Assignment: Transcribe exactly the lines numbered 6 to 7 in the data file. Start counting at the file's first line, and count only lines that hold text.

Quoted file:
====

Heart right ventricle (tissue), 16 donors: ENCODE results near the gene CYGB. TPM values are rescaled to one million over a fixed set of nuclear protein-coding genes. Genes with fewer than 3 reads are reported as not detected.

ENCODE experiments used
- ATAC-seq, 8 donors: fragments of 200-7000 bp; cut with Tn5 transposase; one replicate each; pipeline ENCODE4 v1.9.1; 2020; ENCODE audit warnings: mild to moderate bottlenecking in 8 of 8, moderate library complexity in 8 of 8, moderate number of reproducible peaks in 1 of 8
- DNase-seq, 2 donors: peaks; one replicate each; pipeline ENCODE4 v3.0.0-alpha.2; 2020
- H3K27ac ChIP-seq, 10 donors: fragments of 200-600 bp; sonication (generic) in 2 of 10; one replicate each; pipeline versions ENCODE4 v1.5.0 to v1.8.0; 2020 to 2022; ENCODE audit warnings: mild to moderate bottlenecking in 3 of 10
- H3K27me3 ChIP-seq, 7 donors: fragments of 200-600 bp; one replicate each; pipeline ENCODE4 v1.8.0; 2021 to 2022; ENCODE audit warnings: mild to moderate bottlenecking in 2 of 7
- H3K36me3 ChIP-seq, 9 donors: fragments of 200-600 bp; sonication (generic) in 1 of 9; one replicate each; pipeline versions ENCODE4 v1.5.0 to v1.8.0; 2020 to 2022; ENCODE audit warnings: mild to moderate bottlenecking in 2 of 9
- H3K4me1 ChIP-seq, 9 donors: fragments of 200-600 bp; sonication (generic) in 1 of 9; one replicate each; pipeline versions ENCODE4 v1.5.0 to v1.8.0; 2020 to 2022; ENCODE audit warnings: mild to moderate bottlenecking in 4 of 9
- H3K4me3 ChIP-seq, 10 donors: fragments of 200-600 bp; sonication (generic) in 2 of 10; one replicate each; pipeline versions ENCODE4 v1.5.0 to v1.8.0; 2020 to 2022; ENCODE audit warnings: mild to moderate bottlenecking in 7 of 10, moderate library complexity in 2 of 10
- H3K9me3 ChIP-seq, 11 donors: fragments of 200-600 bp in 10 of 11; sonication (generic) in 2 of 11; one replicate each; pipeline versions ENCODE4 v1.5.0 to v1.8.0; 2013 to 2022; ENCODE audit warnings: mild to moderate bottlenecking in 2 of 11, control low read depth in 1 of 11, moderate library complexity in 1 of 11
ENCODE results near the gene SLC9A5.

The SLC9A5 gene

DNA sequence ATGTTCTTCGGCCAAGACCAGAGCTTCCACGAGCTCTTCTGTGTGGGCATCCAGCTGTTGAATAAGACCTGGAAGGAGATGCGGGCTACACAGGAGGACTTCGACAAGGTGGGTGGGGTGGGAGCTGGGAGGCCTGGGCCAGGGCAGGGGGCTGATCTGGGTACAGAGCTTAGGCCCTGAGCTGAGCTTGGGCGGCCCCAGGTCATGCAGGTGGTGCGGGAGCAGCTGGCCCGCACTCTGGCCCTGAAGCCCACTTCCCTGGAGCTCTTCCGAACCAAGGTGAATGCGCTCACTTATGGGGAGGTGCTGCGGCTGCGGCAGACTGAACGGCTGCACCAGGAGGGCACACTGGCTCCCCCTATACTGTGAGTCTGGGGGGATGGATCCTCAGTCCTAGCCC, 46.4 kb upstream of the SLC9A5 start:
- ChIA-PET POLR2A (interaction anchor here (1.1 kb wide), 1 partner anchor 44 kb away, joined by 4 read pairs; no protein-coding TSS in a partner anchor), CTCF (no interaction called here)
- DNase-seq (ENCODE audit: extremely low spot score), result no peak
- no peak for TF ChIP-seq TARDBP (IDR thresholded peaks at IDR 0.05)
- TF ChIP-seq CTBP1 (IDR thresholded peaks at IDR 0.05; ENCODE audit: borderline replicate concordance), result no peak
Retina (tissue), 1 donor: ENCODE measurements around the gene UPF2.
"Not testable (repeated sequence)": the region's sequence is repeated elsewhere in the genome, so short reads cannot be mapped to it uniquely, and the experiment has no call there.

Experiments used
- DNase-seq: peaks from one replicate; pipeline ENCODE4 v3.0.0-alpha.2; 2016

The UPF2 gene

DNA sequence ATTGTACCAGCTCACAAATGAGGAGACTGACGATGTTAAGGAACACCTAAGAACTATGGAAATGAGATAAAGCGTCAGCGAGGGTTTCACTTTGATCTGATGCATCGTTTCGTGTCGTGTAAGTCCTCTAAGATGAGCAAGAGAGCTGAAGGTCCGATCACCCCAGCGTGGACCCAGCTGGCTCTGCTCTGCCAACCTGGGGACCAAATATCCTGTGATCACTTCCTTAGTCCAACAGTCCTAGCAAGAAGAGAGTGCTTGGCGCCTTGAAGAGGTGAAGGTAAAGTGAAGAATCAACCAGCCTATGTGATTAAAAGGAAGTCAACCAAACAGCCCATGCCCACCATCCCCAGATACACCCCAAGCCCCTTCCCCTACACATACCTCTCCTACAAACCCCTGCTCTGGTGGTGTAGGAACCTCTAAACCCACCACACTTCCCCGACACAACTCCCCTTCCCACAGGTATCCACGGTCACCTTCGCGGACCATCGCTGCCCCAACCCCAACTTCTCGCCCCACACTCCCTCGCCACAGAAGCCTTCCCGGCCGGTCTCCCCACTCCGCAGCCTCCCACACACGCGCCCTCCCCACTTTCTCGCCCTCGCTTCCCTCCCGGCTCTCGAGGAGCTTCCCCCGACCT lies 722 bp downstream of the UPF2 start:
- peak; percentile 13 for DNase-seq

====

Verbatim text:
- H3K27me3 ChIP-seq, 7 donors: fragments of 200-600 bp; one replicate each; pipeline ENCODE4 v1.8.0; 2021 to 2022; ENCODE audit warnings: mild to moderate bottlenecking in 2 of 7
- H3K36me3 ChIP-seq, 9 donors: fragments of 200-600 bp; sonication (generic) in 1 of 9; one replicate each; pipeline versions ENCODE4 v1.5.0 to v1.8.0; 2020 to 2022; ENCODE audit warnings: mild to moderate bottlenecking in 2 of 9